Newington prides itself on providing an educational environment and culture that promotes and celebrates both diversity and inclusion. Although I have just begun my journey here, I can already see evidence of this imbued in conversations, customs, practices and procedures in almost all facets of school life. This article is inspired by the notion of diversity and a beautiful series of photos from the Has Potential art exhibition 2015, taken by Fin Thompson (ON 2017).
Psychologists, particularly from the field of positive psychology, have long advocated and defended the importance of cultivating positive emotions as a way of improving wellbeing, resilience and enhanced physical health. Not surprisingly, when people are asked what emotions they want to feel, they place importance on wanting to feel predominantly positive emotions.
Recent research, however, posits that the choice may be more complicated. Work by psychologists suggests there is a benefit in experiencing a diversity of emotions, both positive and negative. Just as the natural world flourishes through a biodiversity of flora and fauna, this work – termed “emodiversity” – compares the human mind to an internal psychological ecosystem that may profit from experiencing a broad diversity of emotions. This is evidenced in adults who report experiencing a greater diversity of both positive and negative emotions also presenting with fewer symptoms of depression. This is consistent with what has long been expounded about emotions: namely, that emotions serve as a guidepost on the map of human experience, drawing our senses to important indicators in our environments – the warning signs, things that need to be differentiated, altered, managed and understood. Extrapolating further, the emotional ingredients underlying wellbeing might well be more diverse than simply feeling good or positive emotions.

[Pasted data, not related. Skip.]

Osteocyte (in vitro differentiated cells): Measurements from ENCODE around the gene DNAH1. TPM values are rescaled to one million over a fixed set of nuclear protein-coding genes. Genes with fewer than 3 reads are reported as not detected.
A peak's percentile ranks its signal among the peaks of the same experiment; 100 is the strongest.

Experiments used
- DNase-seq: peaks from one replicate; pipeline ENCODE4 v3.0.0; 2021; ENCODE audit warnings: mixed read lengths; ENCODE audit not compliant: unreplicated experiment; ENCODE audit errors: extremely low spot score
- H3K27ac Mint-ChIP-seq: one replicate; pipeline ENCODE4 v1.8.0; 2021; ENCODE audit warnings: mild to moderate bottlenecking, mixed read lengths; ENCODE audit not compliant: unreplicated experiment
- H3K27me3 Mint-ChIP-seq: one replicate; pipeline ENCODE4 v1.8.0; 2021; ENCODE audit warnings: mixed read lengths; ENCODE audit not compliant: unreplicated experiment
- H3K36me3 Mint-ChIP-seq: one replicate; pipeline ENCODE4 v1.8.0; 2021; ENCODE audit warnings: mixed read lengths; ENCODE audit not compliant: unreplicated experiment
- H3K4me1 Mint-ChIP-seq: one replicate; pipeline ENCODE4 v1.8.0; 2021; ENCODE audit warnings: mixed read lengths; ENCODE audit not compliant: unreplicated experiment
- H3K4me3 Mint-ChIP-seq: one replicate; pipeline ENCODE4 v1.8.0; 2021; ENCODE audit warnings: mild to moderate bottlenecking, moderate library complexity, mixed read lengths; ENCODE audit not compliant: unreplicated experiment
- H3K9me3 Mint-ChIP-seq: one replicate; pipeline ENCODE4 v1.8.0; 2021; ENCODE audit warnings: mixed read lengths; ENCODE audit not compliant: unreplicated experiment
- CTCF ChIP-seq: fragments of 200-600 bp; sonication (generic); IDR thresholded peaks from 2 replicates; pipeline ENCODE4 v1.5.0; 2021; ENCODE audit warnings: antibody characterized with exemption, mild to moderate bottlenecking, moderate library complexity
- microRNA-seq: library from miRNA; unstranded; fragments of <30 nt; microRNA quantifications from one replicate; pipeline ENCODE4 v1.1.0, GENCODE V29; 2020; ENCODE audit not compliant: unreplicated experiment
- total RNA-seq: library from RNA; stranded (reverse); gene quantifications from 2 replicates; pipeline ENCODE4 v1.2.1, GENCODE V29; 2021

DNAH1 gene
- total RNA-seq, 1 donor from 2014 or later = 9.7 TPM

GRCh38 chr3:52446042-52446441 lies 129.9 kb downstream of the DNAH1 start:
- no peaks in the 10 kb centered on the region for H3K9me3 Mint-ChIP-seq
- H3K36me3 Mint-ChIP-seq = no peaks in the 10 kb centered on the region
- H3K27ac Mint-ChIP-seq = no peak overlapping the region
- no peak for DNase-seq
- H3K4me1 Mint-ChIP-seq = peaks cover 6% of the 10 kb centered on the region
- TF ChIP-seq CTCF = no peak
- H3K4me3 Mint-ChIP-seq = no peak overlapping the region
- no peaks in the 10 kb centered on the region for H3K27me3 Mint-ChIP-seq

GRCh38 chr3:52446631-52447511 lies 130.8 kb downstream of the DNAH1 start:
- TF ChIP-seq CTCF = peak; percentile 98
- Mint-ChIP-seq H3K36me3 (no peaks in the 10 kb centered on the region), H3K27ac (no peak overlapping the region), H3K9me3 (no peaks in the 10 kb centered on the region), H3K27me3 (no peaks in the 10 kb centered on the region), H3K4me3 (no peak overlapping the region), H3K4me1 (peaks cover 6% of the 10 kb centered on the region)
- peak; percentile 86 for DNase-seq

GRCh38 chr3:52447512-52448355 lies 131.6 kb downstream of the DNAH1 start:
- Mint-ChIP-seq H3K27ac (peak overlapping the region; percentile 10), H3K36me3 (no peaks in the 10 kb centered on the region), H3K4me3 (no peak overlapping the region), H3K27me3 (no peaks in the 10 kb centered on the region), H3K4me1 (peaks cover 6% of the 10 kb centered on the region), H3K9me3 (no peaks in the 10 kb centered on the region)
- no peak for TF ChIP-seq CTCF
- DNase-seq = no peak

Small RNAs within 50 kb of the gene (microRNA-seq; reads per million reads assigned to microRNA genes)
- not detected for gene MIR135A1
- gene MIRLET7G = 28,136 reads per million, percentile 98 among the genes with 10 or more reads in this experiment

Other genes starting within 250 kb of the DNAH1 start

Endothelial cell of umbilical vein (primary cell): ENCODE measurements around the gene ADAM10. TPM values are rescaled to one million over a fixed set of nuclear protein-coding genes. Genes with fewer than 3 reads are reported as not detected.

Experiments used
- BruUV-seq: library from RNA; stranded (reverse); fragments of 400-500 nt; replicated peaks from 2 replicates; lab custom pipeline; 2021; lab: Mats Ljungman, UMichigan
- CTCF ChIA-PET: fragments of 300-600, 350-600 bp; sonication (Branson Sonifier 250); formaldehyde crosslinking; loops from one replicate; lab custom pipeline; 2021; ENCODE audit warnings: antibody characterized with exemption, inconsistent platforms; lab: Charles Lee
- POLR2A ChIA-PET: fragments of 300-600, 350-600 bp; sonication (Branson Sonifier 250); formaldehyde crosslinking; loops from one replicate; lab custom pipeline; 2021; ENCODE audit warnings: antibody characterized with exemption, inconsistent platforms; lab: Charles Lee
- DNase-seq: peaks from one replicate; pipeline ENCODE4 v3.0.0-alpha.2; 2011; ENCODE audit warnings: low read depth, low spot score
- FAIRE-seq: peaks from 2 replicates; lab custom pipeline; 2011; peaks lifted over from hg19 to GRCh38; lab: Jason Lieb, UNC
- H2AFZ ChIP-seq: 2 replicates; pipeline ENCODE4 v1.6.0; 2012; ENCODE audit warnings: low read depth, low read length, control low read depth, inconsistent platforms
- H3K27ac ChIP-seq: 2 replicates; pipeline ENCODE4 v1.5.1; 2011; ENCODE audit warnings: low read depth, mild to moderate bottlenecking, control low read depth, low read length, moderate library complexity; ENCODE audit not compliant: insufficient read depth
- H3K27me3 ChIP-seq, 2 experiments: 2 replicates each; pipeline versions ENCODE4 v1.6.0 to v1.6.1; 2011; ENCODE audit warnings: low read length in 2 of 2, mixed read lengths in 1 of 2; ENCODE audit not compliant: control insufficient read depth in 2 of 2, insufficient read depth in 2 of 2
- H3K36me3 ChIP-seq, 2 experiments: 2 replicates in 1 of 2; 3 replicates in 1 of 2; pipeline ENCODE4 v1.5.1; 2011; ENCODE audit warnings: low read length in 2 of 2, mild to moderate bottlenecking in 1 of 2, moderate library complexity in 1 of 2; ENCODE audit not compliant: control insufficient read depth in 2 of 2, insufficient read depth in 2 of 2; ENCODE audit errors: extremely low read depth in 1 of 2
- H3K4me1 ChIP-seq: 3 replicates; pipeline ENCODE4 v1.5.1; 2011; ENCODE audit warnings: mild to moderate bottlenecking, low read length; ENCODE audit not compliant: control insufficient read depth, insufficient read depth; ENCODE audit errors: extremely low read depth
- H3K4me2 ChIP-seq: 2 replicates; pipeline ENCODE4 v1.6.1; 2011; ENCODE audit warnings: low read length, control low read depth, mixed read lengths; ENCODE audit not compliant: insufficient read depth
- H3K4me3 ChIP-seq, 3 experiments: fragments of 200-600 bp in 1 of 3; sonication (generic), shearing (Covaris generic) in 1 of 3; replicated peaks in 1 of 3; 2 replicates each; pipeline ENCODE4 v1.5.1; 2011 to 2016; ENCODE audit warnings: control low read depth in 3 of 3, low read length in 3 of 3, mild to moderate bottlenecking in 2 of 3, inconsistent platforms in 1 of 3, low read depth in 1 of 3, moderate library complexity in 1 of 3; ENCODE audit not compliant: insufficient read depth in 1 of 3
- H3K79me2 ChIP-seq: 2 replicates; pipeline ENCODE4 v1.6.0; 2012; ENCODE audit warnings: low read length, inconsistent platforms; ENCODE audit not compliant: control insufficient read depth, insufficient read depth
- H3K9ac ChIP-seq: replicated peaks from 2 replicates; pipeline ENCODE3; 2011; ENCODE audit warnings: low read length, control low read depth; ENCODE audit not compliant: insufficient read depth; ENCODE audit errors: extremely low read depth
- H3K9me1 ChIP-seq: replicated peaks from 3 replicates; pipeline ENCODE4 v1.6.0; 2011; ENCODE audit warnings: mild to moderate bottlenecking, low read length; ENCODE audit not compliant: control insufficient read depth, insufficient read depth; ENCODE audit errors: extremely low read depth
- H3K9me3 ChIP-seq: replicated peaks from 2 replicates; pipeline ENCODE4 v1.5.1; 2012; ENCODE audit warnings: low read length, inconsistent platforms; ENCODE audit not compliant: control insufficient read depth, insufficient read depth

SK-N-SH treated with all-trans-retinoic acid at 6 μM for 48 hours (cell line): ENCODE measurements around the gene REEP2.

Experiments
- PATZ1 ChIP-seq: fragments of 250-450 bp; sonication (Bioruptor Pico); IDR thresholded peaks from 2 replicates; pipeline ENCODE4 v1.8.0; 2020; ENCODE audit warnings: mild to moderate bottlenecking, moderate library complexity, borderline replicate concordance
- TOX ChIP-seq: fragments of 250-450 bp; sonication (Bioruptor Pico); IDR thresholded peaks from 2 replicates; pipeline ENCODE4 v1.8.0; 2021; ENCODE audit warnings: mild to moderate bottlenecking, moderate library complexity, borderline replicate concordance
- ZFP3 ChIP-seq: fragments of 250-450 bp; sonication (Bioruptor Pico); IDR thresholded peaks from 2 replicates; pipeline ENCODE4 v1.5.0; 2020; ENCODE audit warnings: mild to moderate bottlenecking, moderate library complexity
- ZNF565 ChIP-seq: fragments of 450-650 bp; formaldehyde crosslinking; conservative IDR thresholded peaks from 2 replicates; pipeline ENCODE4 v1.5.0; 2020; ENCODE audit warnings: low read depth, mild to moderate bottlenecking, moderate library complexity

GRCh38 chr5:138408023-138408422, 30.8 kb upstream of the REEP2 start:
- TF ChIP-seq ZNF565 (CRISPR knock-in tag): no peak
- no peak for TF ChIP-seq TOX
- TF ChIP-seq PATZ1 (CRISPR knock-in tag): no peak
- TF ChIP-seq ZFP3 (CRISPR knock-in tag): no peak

If experiencing different emotions is beneficial for our health as adults, then shouldn’t we be fostering a diverse range of emotions in young children too? Yet the research suggests we as a society are not fostering emotional diversity from a young age, especially when it comes to raising young boys. This is echoed by Australian author and expert, Steve Biddulph:
“There is still a very widespread suppression of emotion in boys, and its only very enlightened parents …… who are aware of how crying protects mental health and heals the brain after loss. If boys don’t cry, it will come out in other ways, often as anger or violence.”
Irrespective of whether gender differences in adult behaviour result from conscious or unconscious psychological processes, one thing is clear: boys grow up in a world populated by a narrower range of emotions, one in which their experiences of anger are observed, inferred and possibly even cultured. This renders other emotions, chiefly the more vulnerable emotions as diminished or absent in their developing minds.
While this is a concern, research from Harvard Medical School shows that boys are at least equally if not more emotionally expressive than girls. This commences in infancy and continues through early childhood. So, it is plausible that boys might actually begin with a comparable intensity and range of emotional expressions. The corollary is that something is occurring in these early years, when children are the most receptive to messages regarding emotion displays, that might very well have a longer-term impact on their emotional growth.